Monday, October 29, 2012

[PaleoIchthyology • 2007] Ferganoceratodus martini • A new Thai Mesozoic lungfish (Sarcopterygii, Dipnoi) with an insight into post-Palaeozoic dipnoan evolution



We describe a new species of lungfish, Ferganoceratodus martini sp. nov., based on a single specimen discovered in the Late Jurassic – Early Cretaceous of the Phu Nam Jun locality, north-eastern Thailand. The material comprises an almost complete skull roof with associated upper and lower jaws, as well as some postcranial remains. F. martini shows characters unexpected and/or unknown in other Mesozoic lungfishes, such as pieces of a ‘hard snout’. The microstructure of the ‘hard snout’ provides support to the Bemis and Northcutt interpretation of the cosmine tissue of Palaeozoic lungfishes as homologous to the complex cutaneous vasculature of the living Neoceratodus. Because the homologies of the ossifications of the skull roof among lungfishes and among piscian sarcopterygians are unsatisfactorily understood, we use a topological nomenclature in the description of the specimen and in the discussion of post-Devonian dipnoan skull roof characters. We define a few characters for the cladistic analysis only, but these are regarded as less theory-laden. We propose a hypothesis of phylogenetic relationships for most of the post-Devonian forms known by skull remains. The main feature is the ancient dichotomy between the Neoceratodus lineage and most of the other Mesozoic forms, including the Lepidosirenids. The palaeobiogeographical pattern shows a series of vicariant events between Laurasia and Gondwana in the Late Triassic – Early Jurassic, followed by a vicariant event between Africa and South America.  

 Keywords: histology – new taxon – palaeoecology – palaeogeography – phylogeny – tooth plate.


Reconstitution of fossil lungfish Ferganoceratodus martini discovered in the Early Cretaceous (140 million years) in Thailand. © Lionel Cavin MHN / MHS

A, B: fossil lungfish Ferganoceratodus martini discovered in the Early Cretaceous (140 million years) in Thailand. C, D: Position of fossil inside the head of the animal. This fish has large enameled plates instead of teeth (visible between the eyes) he used to grind their food. E: reconstitution of lungfish. © Lionel Cavin MHN / MHS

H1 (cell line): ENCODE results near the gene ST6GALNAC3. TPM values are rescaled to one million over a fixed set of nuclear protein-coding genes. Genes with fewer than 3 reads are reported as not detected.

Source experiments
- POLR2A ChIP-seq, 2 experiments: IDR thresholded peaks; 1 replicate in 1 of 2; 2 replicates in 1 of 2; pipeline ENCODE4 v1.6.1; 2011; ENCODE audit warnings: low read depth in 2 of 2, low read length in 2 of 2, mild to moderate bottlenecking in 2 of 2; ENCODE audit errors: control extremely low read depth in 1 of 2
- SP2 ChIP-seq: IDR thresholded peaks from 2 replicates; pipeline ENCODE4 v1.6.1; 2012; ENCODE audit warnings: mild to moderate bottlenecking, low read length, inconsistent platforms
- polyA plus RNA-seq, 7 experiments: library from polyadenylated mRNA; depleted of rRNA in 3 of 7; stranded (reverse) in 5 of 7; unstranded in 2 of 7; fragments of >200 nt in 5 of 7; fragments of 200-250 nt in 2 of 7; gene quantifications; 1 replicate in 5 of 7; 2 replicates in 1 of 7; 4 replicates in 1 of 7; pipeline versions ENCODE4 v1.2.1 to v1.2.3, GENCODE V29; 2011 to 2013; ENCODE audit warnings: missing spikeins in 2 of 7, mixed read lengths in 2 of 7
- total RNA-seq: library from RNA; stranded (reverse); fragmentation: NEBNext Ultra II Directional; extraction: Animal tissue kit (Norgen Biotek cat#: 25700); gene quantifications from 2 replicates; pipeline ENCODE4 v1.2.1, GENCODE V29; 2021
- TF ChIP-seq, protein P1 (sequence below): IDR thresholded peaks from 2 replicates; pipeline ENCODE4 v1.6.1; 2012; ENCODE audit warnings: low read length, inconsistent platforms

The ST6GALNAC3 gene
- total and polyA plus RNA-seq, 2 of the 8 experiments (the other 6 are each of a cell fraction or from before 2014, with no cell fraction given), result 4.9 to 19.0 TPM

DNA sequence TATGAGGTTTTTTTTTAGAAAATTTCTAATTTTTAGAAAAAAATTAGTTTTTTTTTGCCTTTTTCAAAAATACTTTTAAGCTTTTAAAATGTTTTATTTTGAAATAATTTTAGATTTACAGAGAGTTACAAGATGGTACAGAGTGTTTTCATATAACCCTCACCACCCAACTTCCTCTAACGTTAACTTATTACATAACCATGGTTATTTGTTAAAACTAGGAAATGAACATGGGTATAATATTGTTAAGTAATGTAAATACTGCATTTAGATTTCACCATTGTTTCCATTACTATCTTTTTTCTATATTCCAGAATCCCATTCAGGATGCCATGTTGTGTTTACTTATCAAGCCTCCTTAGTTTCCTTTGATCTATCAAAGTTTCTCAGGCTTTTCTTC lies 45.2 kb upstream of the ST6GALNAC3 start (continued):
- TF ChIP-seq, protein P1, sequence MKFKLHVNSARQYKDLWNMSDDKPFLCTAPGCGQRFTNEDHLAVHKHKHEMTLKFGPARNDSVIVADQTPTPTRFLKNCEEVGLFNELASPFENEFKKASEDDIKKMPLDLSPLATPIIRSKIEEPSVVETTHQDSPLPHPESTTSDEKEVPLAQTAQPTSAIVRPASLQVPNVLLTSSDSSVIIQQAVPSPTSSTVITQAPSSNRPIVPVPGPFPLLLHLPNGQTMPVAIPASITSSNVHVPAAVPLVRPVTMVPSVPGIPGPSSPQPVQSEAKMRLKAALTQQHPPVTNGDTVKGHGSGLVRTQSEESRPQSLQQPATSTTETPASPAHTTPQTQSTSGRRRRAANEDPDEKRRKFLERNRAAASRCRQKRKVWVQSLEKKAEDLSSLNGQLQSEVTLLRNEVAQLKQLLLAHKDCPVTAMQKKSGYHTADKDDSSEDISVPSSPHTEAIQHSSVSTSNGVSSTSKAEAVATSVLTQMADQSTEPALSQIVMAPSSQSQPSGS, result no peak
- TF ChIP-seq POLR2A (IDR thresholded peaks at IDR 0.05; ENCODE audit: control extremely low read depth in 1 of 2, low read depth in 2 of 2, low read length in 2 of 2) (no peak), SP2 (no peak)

Lionel Cavin, a paleontologist at the Natural History Museum of the City of Geneva (Switzerland) and Anne Kemp, a biologist at the Australian Rivers Institute, Brisbane (Australia), have recently shown that the lungfish, these curious primitive fish that have the both lungs and gills are much older and valuable than was previously thought.

Thailand discovering a fossil from the Lower Cretaceous (140 million years) belonging to this lineage of fish fossils and reviewing the Triassic (250 million years) from museum collections, the two researchers have shown that some lungfish belong to a branch very old, very special and long tree of evolution, as well as the famous coelacanth fish considered true living fossils.

Lungfish were widespread in the freshwaters of the world at the beginning of secondary. Helvetic-Australian study shows that it is in these times that distant line of lungfish is individualized and managed to survive until today in the form of a single species living in Australia.

This discovery provides novel arguments in favor of the protection of lungfish. According to Lionel Cavin and Anne Kemp, "we must now consider the fish as a living fossil part of our global heritage of biodiversity." It now appears particularly urgent to protect Neoceratodus forsteri, the endemic Australian species of about 120 cm long is weakened because it does (on) lives only in four small watersheds in the region of Brisbane (Queensland ). To preserve the unique Australian lungfish, it is essential to better manage the development and operation of waterways around Brisbane, a high growth area and among the most densely populated areas of Australia.

This study shows that paleontology, science based on the study of extinct for millions of years, can lead to very current issues related to the future of biodiversity.


The Australian lungfish Neoceratodus forsteri in the process of breathing air. Lungfish have both gills and lungs, which allows them to breathe in water as in the air. © Anne Kemp

2007. A new Thai Mesozoic lungfish (Sarcopterygii, Dipnoi) with an insight into post-Palaeozoic dipnoan evolution. Zoological Journal of the Linnean Society. 149: 141–177. [[Fulltext]]


Progress in Jurassic studies in Thailand in 2006 and early 2007

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